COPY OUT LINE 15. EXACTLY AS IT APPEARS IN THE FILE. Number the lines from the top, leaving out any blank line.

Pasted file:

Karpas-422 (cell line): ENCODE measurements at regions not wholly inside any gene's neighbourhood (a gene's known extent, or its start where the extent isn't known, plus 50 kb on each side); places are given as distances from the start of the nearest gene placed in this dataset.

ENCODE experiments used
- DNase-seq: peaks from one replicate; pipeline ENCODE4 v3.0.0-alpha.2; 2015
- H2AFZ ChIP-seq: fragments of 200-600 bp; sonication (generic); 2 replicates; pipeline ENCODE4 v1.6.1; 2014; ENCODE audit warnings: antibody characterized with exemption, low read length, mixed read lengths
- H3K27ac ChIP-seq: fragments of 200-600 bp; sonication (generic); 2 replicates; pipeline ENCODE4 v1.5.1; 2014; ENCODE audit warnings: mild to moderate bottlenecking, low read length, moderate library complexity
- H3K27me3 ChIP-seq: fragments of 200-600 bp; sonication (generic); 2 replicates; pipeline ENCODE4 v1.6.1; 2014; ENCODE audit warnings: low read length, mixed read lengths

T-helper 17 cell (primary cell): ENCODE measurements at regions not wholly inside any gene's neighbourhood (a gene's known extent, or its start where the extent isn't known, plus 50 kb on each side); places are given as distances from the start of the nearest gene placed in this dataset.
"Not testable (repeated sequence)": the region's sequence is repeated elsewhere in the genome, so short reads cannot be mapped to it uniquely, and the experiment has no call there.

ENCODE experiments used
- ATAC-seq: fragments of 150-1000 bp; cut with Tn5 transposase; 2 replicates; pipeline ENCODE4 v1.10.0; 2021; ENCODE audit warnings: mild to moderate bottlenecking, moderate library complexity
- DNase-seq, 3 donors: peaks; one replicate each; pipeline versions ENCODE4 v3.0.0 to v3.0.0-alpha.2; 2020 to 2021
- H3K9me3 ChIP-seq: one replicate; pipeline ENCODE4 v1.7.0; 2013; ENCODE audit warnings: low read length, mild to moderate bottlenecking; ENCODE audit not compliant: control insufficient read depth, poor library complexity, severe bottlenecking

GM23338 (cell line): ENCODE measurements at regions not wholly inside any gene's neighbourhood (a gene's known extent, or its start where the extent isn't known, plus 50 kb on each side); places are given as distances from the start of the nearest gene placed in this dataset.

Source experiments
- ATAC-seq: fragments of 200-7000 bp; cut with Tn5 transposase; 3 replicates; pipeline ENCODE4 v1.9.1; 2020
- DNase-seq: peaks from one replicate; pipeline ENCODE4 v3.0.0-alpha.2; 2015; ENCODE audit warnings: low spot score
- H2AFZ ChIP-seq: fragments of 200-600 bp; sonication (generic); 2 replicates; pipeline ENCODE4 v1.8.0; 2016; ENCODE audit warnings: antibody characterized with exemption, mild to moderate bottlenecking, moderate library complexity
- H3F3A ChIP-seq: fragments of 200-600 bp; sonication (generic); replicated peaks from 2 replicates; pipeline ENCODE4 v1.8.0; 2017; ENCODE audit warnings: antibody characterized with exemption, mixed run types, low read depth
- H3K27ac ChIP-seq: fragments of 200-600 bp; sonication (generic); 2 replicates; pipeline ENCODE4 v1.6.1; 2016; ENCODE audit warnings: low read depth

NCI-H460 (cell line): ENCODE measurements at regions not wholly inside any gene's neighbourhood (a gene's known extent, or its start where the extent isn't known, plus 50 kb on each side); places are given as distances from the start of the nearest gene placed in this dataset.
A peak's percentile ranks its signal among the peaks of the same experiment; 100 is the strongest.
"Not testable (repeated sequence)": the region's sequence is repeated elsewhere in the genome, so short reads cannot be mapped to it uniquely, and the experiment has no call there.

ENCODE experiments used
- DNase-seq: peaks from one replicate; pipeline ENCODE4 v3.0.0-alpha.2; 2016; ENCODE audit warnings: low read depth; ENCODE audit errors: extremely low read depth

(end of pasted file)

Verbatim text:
- ATAC-seq: fragments of 200-7000 bp; cut with Tn5 transposase; 3 replicates; pipeline ENCODE4 v1.9.1; 2020